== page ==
09 March 2013

Ceasefire? No Way!

Malaysian Forces
It was mentioned in the papers today that the self-proclaimed Sultan of Sulu, Jamalul Kiram III has reiterated his call for a ceasefire. Earlier, he asked for a ceasefire between his followers, who landed in Sabah, Malaysia illegally, and the Malaysian security forced. The call remain unheeded.

The question is, why should the Malaysian follow this call? There is no reason to. Remember that his armed followers were given almost a month to lay down their arms and surrender without any conditions. Did the good Sultan compel his armed group of about 200 to do that? Nope.

So, let's go back to the question. Why would the Malaysian Prime Minister Najib Razak heed the Sultan's call for a ceasefire? It is clear that as long as they stay their illegally, armed and ready to battle, there is no reason for a ceasefire to take place.

Sultan's men should surrender now or else fight a losing battle. That is clear at this point in time. They were given enough time to resolve the issue peacefully by going back to Southern Philippines and submit their claims to international arbitration bodies. They refuse it bluntly and tried to rally Filipinos to their irrational cause. Hence, they should suffer the consequences of their decision.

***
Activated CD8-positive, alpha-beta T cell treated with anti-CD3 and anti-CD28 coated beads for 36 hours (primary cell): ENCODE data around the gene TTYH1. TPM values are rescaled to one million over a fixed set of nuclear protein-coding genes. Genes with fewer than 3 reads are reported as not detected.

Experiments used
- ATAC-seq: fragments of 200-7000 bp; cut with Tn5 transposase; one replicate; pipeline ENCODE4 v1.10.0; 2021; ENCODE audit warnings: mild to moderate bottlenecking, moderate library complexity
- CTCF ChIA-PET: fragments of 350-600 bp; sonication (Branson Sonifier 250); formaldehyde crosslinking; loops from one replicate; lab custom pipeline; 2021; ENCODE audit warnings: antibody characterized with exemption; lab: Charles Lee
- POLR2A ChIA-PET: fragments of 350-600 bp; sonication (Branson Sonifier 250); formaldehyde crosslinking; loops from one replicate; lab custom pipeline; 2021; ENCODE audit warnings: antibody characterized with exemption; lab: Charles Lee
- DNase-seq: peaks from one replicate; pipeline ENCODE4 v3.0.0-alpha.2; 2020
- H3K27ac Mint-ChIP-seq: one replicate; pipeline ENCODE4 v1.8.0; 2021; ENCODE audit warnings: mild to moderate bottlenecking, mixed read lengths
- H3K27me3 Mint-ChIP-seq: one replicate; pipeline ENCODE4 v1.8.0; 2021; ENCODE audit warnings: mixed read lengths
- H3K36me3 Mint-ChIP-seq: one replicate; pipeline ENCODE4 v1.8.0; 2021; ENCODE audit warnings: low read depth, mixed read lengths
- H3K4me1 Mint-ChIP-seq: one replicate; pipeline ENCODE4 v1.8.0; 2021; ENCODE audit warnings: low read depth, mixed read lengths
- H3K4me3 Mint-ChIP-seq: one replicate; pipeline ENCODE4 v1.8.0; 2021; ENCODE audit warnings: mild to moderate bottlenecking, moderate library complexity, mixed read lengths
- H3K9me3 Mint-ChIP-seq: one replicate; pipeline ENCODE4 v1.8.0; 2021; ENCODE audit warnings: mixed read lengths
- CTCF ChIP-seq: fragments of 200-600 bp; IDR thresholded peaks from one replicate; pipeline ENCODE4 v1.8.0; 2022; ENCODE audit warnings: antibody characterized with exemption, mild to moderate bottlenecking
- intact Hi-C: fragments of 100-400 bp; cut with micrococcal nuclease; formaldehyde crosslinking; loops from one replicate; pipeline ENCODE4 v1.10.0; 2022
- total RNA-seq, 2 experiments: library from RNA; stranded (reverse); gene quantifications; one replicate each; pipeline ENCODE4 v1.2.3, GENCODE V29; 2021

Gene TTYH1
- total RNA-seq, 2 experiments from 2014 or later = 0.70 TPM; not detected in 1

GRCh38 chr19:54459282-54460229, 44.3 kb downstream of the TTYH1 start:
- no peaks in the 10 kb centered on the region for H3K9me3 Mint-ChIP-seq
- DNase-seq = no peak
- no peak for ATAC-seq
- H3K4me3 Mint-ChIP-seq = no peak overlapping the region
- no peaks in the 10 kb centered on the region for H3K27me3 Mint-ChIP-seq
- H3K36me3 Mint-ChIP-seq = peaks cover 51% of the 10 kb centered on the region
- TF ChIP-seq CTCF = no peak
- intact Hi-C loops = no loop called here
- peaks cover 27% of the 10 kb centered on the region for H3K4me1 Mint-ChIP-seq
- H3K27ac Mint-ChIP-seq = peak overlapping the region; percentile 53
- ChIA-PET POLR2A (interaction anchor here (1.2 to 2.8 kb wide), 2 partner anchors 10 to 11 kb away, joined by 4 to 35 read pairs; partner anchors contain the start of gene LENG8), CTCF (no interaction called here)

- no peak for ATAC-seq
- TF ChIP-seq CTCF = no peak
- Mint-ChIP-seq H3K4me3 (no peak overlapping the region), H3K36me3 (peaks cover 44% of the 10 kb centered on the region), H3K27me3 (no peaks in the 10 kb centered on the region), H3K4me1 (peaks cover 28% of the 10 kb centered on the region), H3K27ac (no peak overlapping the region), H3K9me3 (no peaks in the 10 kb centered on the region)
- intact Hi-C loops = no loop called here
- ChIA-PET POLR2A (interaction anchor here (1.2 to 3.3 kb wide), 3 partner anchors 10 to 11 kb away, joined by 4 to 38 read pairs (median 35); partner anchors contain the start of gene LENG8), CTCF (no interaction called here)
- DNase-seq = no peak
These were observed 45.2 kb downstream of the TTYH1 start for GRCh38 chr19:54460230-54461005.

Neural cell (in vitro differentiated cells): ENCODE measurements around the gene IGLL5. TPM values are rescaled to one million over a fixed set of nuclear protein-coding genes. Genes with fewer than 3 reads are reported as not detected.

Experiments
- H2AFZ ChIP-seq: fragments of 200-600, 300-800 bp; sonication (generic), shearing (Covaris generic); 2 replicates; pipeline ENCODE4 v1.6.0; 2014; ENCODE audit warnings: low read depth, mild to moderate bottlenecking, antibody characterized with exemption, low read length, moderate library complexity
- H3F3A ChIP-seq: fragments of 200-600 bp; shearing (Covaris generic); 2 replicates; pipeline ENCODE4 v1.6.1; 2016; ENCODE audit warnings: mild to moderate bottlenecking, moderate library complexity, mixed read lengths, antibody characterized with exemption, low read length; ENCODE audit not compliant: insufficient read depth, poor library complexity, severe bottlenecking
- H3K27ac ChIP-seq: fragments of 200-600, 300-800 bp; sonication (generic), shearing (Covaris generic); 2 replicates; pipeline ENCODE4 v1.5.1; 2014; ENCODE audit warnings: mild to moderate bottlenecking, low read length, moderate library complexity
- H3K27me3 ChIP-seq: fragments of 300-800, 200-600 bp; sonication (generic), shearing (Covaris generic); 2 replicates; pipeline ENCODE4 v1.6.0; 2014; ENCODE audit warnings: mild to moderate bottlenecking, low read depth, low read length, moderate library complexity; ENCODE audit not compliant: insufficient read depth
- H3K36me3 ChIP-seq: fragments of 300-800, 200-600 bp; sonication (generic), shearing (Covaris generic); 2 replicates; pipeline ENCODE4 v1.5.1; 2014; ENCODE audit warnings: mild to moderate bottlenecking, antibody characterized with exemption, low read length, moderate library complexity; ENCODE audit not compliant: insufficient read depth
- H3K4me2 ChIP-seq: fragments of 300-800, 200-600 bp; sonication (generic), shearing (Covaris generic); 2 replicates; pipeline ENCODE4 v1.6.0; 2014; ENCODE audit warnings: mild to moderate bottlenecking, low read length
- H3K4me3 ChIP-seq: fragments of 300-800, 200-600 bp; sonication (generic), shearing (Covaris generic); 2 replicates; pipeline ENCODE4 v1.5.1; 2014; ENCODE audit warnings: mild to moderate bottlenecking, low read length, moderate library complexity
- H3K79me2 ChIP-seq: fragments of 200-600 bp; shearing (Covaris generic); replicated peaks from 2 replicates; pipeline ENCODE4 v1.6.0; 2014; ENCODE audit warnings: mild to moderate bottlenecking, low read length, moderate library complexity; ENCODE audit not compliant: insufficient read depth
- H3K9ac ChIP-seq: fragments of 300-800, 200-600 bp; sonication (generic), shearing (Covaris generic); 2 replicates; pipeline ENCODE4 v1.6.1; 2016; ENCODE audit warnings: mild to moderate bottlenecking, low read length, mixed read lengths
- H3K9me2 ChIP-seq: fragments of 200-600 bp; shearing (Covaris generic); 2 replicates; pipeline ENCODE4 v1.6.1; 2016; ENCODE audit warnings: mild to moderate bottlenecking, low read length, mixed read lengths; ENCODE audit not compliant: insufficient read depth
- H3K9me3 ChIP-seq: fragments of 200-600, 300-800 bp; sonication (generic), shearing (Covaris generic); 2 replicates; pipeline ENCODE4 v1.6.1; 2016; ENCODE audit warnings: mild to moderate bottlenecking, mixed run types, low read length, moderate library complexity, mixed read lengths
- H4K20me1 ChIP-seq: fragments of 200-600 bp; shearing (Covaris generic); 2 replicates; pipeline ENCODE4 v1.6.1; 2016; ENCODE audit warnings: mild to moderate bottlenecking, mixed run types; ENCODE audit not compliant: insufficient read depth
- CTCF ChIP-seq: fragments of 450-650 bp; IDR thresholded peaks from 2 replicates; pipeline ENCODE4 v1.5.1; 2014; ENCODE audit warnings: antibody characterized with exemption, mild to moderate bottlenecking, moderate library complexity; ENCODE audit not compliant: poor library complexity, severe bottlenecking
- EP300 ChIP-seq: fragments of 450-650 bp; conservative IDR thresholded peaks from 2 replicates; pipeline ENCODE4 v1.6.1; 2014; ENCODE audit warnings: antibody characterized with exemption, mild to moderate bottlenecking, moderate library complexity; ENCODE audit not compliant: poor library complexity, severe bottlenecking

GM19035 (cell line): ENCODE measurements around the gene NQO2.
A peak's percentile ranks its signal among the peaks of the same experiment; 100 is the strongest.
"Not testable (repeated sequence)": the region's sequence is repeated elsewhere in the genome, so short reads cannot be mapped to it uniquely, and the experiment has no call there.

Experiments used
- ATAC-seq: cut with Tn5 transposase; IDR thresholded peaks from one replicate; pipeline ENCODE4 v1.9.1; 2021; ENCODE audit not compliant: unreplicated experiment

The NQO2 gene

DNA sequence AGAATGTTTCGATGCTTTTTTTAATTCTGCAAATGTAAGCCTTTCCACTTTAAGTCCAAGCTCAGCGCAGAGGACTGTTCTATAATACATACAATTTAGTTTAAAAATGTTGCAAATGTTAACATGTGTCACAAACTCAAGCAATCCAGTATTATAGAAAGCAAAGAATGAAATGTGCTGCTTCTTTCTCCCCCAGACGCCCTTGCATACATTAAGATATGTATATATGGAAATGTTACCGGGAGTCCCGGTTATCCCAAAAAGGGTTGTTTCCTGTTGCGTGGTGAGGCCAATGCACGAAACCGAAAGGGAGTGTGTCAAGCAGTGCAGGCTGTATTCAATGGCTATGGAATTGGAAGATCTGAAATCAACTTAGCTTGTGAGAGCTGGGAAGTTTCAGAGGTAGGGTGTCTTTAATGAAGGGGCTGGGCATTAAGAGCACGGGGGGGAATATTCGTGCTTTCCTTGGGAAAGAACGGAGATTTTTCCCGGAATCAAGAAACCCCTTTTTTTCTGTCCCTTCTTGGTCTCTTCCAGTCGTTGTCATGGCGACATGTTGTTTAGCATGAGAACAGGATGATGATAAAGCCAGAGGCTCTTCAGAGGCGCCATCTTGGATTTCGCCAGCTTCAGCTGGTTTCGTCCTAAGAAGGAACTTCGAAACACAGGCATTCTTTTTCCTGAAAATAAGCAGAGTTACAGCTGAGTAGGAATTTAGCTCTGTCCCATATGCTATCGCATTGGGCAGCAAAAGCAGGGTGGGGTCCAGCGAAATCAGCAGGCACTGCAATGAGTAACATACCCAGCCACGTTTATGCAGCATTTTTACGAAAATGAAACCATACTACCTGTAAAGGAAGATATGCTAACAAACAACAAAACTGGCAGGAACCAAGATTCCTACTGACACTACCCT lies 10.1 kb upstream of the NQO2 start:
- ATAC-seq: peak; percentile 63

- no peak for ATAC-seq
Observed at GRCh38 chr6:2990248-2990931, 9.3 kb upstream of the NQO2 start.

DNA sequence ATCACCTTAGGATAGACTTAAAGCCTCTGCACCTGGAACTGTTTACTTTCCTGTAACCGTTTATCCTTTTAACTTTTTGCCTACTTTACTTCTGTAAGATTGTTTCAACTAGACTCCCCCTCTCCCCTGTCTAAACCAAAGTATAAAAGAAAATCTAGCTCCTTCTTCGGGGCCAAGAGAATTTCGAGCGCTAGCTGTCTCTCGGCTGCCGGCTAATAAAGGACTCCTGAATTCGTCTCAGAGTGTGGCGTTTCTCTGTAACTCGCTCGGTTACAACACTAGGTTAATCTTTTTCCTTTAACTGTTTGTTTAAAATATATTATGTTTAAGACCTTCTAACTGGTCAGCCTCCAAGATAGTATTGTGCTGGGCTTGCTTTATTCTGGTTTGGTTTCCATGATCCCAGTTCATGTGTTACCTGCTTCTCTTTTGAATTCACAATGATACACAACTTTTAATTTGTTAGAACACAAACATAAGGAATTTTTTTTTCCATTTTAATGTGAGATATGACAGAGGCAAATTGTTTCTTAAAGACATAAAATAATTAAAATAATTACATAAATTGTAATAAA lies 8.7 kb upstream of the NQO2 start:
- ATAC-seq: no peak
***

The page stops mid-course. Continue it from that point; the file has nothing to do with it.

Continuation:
Malaysia has already deployed several brigades to flush the intruders in Sabah. They have the upper hand. If they allow a ceasefire to take place, the armed 'Royal Security Forces' – this is what they call themselves – will only use that time to re-arm themselves and reposition their forces for another strategic plan to hold on to what they have acquired so far. This is the strategy they employ before when they were still helping the Moro National Liberation Front (MNLF)
against the Armed Forces of the Philippines (AFP). The Malaysian army would be better served not to fall on the same trap.

The Sulu Sultan's spokesman already sounded desperate and this is a good time to attack them and flush them out.

"The Malaysian government, in complete rejection of the call ... the mandate that prior to its recognition of this unilateral ceasefire made by the Sultanate of Sulu, must surrender, they say, the 'militants' to them. Therefore, in response to that, I would reiterate that the Sultanate of Sulu is now declaring unilaterally the cessation of hostilities," said Abraham Idjirani, spokesman of the Sulu sultanate.

Can you feel the fear in those words? If I were the Malaysian General charged to deal with them, I would say, "No Way."